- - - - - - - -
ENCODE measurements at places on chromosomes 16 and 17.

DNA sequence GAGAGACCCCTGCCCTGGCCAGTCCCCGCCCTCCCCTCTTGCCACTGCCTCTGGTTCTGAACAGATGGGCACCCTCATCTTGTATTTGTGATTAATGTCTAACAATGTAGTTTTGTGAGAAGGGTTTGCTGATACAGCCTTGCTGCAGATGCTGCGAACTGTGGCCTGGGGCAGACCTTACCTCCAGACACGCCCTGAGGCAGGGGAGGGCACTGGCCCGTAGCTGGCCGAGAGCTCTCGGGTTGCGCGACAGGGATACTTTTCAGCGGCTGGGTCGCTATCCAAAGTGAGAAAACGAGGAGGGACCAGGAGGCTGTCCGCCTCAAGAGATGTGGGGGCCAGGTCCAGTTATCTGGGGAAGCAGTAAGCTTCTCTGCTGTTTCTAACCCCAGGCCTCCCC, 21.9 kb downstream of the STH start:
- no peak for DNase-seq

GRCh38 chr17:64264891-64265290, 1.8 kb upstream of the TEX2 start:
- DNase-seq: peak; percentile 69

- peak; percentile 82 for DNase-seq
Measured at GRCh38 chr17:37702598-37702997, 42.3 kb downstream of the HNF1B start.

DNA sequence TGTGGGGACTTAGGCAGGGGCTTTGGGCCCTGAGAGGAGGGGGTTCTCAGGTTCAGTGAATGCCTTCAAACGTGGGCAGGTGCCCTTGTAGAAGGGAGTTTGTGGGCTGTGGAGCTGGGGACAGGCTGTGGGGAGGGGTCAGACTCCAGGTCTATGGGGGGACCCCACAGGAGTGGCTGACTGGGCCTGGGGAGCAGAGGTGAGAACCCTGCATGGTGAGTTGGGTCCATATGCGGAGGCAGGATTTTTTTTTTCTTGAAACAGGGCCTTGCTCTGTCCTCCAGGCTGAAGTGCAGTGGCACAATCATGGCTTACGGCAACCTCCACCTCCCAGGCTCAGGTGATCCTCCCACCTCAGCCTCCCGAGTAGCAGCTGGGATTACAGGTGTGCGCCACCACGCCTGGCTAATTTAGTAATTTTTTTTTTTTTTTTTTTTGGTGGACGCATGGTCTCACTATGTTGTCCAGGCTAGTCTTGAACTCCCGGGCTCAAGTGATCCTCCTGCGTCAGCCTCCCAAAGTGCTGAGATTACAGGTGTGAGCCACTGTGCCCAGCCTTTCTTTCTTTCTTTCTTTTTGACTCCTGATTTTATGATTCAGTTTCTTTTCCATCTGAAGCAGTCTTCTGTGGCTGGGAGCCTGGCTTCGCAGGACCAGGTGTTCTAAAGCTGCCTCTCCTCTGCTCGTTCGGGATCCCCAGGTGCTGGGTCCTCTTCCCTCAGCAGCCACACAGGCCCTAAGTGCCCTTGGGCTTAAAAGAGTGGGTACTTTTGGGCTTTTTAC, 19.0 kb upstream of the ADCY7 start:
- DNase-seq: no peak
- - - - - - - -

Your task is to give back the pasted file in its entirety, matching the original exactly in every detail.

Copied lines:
ENCODE measurements at places on chromosomes 16 and 17.

DNA sequence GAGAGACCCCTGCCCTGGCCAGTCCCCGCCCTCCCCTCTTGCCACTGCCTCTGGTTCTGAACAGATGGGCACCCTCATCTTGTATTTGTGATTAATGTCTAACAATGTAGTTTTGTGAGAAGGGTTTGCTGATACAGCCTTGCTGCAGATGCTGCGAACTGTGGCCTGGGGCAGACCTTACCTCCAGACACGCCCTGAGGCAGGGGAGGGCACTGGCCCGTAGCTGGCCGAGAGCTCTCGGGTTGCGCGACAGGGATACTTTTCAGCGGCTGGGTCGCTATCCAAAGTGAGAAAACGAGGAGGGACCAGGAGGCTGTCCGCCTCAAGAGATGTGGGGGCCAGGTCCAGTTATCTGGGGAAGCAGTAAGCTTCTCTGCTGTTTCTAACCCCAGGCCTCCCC, 21.9 kb downstream of the STH start:
- no peak for DNase-seq

GRCh38 chr17:64264891-64265290, 1.8 kb upstream of the TEX2 start:
- DNase-seq: peak; percentile 69

- peak; percentile 82 for DNase-seq
Measured at GRCh38 chr17:37702598-37702997, 42.3 kb downstream of the HNF1B start.

DNA sequence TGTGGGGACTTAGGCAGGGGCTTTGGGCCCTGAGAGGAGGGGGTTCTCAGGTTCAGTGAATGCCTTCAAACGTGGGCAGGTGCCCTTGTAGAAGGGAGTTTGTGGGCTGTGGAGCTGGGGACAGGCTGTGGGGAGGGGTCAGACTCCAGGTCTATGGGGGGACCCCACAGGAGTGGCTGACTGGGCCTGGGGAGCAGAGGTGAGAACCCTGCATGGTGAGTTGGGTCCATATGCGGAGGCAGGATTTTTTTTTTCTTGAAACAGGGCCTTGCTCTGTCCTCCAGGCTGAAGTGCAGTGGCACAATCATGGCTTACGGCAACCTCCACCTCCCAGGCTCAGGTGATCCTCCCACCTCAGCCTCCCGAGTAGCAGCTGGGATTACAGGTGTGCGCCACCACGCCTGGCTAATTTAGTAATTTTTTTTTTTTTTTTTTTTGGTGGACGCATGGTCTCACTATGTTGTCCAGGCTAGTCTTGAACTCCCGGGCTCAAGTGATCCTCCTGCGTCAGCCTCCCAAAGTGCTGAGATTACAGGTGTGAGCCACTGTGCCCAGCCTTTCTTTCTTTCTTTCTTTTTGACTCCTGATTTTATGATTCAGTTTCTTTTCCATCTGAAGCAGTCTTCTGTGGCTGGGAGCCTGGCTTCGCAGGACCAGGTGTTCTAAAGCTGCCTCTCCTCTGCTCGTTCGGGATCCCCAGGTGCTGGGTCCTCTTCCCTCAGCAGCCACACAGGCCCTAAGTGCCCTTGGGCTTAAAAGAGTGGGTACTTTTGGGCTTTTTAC, 19.0 kb upstream of the ADCY7 start:
- DNase-seq: no peak